A man and a boy aged about 10 or 12 got out of the car and knocked on Kosta’s door. Sure that this couldn’t be the butcher—since I couldn’t imagine anyone would take their child along for a slaughter—I kept photographing the goats.
They grew more anxious when they heard the man’s voice. And when he and the boy started walking in our direction, the male of the herd, Astio’s father, bolted and led his family to the far side of the pasture—as far away as they could get.
I remembered Kostas had said this butcher had come to slaughter goats for him many times before. Perhaps they recognized him and his voice from previous visits.
Dragged by the leg
While Kostas got a bucket of corn from his garage to lure the goats back, I introduced myself to the butcher, “Pavlos” (not his real name) who said it was OK if I took photos, video, and audio of his work for my articles about the baby goat’s slaughter.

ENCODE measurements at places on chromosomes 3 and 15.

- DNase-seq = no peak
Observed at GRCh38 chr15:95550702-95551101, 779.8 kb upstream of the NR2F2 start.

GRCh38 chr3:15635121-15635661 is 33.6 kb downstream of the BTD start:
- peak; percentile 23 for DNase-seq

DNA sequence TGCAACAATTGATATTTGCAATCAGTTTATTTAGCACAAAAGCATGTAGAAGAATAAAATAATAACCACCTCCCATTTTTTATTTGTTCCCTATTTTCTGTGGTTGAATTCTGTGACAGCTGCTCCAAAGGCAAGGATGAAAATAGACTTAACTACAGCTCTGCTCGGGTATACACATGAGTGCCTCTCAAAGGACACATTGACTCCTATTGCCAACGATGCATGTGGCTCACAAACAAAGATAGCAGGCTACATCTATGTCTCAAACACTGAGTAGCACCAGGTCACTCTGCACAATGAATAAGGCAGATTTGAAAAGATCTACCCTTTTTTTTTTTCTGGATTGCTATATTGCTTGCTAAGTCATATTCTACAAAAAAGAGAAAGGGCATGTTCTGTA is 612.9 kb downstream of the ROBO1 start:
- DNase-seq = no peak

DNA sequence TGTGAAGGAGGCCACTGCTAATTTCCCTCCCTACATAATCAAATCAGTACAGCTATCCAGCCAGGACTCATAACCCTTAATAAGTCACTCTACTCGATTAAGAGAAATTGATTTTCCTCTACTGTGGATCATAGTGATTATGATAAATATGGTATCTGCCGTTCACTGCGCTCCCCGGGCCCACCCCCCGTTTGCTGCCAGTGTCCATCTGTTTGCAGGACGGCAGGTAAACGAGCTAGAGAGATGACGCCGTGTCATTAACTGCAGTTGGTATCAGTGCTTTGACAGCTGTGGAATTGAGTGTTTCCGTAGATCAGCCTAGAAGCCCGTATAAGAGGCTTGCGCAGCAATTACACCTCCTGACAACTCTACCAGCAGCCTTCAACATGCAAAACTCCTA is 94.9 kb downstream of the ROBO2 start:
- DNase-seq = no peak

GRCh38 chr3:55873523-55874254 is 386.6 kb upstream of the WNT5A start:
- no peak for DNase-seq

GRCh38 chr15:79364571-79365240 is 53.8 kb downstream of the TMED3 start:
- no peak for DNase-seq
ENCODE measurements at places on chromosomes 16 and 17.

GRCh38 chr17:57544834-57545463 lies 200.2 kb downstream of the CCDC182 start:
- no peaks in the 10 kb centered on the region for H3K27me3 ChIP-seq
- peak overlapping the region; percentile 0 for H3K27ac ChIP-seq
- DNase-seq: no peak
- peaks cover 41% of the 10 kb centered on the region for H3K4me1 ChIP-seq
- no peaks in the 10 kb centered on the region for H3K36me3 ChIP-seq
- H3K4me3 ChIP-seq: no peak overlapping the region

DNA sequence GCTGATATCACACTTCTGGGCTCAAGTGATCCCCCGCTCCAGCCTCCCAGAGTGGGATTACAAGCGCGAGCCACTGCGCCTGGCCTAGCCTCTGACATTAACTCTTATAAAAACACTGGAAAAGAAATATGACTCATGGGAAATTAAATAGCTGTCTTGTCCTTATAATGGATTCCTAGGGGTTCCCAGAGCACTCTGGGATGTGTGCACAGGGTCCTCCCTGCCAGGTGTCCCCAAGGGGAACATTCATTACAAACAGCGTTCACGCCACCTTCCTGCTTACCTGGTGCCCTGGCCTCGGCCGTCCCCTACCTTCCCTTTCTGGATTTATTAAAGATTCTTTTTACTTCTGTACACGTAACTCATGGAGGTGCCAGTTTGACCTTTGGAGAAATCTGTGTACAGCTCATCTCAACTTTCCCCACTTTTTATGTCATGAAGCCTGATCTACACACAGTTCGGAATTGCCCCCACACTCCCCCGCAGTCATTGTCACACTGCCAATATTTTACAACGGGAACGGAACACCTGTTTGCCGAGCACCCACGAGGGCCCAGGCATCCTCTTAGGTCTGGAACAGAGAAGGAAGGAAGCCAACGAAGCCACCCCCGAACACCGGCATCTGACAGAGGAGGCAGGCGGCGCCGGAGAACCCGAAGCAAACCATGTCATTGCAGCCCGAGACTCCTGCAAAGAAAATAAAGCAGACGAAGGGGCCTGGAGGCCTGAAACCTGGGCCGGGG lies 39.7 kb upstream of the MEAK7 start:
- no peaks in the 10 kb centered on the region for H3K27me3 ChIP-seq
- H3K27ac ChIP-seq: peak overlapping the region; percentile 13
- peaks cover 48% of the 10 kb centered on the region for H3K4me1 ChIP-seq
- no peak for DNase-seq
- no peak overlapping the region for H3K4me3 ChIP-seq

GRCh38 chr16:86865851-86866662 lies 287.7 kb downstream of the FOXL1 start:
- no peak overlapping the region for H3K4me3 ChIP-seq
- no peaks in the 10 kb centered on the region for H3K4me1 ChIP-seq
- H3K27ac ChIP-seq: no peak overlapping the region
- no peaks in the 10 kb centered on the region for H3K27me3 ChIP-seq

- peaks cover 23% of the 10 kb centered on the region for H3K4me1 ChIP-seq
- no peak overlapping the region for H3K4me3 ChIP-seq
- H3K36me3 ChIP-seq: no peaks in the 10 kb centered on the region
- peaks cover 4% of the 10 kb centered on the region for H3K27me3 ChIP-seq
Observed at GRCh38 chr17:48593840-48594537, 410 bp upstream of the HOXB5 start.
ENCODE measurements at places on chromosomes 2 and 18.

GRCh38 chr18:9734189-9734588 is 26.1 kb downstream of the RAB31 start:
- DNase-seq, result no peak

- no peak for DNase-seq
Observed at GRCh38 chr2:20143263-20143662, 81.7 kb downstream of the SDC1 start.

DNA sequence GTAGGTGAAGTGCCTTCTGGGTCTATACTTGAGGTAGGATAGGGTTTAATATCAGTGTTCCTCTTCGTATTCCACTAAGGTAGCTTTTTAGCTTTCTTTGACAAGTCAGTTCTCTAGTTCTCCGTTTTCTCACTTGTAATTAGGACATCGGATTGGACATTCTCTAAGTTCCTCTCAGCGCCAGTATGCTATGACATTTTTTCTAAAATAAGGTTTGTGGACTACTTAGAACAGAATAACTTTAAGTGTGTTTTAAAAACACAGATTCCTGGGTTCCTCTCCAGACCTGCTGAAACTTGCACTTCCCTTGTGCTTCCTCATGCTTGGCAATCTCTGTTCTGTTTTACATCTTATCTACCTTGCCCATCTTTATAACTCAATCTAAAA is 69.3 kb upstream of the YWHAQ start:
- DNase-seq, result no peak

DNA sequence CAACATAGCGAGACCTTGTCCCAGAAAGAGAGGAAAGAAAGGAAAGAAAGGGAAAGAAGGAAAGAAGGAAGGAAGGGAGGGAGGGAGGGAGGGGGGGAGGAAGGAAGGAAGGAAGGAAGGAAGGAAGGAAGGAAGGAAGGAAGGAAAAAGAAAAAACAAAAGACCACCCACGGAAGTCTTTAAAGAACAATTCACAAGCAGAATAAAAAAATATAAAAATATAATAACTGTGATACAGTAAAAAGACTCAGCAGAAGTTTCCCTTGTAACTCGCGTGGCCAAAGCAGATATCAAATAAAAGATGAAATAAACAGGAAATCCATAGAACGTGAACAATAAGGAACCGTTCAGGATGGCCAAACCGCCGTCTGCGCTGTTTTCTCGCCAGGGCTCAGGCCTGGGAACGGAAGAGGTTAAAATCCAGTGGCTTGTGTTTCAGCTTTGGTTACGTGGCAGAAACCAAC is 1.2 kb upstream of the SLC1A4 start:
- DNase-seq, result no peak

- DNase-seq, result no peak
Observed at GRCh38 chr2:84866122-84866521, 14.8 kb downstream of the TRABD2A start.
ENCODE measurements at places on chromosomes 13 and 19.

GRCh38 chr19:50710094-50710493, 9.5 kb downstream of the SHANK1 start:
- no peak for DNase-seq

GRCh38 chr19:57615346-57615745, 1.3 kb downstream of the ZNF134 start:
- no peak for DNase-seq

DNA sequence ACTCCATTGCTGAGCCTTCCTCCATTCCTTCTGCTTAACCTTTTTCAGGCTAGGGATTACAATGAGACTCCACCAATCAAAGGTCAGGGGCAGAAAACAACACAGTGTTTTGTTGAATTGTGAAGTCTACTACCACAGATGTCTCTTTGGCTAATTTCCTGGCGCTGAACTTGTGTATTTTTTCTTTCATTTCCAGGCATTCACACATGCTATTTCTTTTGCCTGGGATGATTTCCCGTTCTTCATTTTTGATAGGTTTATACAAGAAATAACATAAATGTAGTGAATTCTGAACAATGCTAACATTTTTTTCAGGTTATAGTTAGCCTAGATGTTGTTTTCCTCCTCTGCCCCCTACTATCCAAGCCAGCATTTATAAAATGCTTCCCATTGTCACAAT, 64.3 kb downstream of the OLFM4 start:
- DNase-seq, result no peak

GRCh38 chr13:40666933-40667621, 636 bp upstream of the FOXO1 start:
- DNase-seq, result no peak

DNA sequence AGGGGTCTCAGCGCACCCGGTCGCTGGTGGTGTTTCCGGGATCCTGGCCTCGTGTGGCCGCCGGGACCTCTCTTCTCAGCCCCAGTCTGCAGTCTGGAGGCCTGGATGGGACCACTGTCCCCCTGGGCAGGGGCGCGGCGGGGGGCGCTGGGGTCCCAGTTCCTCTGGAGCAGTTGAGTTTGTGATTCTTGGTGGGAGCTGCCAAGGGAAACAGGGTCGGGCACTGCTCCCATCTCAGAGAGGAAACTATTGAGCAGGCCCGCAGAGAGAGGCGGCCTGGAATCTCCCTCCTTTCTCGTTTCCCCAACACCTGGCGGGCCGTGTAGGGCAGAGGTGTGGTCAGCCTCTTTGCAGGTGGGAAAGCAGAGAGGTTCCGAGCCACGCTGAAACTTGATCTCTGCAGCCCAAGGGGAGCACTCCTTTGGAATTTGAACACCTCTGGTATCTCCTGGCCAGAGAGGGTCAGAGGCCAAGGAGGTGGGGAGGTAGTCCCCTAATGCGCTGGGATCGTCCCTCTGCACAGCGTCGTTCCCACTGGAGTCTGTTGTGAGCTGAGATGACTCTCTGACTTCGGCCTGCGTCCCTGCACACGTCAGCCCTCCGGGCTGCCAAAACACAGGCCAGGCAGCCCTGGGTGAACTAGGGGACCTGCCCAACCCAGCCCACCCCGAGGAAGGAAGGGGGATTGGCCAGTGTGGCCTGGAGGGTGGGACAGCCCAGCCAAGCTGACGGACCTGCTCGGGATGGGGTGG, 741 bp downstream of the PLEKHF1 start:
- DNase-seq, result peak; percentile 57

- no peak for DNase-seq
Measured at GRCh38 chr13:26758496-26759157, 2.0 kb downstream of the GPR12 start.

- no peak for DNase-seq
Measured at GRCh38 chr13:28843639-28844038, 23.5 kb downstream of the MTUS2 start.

At that moment I realized I had left my audio recorder in the car. After retrieving it, I turned back toward the pasture and saw Pavlos dragging Astio by one leg away from his family.
The butcher’s son skipped along excitedly next to his father.
The little goat bleated loudly as his mother, father, sister, and aunts watched.
I raised my camera to take a picture. Pavlos let go of Astio’s leg and picked him up into his arms. Holding the baby goat, he smiled for a photo.
The red knife
The rich valley soil of our village nourishes abundant crops of oranges and other fruit in almost every backyard. Over the weeks of winter, Kosta sometimes gave fruit or tender leaves and branches from his trees to Astio and his herd mates.